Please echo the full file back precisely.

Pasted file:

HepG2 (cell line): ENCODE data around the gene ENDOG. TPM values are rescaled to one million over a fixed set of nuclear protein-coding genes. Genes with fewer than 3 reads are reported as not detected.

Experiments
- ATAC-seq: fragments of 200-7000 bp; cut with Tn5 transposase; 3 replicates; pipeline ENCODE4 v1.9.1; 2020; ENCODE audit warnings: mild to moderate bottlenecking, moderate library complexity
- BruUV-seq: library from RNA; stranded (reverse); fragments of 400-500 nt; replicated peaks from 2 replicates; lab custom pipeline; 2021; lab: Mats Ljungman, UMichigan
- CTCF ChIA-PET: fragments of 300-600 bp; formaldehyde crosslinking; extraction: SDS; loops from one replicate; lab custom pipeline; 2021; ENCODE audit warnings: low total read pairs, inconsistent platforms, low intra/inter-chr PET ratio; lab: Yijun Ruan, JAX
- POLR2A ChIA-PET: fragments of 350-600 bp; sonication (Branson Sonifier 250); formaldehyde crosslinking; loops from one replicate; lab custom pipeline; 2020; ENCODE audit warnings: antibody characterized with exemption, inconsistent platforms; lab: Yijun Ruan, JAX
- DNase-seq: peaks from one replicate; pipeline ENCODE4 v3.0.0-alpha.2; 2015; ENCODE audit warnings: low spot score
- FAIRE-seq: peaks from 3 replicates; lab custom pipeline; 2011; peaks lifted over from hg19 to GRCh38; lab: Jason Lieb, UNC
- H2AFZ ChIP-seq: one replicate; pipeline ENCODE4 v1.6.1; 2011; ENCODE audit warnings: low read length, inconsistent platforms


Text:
HepG2 (cell line): ENCODE data around the gene ENDOG. TPM values are rescaled to one million over a fixed set of nuclear protein-coding genes. Genes with fewer than 3 reads are reported as not detected.

Experiments
- ATAC-seq: fragments of 200-7000 bp; cut with Tn5 transposase; 3 replicates; pipeline ENCODE4 v1.9.1; 2020; ENCODE audit warnings: mild to moderate bottlenecking, moderate library complexity
- BruUV-seq: library from RNA; stranded (reverse); fragments of 400-500 nt; replicated peaks from 2 replicates; lab custom pipeline; 2021; lab: Mats Ljungman, UMichigan
- CTCF ChIA-PET: fragments of 300-600 bp; formaldehyde crosslinking; extraction: SDS; loops from one replicate; lab custom pipeline; 2021; ENCODE audit warnings: low total read pairs, inconsistent platforms, low intra/inter-chr PET ratio; lab: Yijun Ruan, JAX
- POLR2A ChIA-PET: fragments of 350-600 bp; sonication (Branson Sonifier 250); formaldehyde crosslinking; loops from one replicate; lab custom pipeline; 2020; ENCODE audit warnings: antibody characterized with exemption, inconsistent platforms; lab: Yijun Ruan, JAX
- DNase-seq: peaks from one replicate; pipeline ENCODE4 v3.0.0-alpha.2; 2015; ENCODE audit warnings: low spot score
- FAIRE-seq: peaks from 3 replicates; lab custom pipeline; 2011; peaks lifted over from hg19 to GRCh38; lab: Jason Lieb, UNC
- H2AFZ ChIP-seq: one replicate; pipeline ENCODE4 v1.6.1; 2011; ENCODE audit warnings: low read length, inconsistent platforms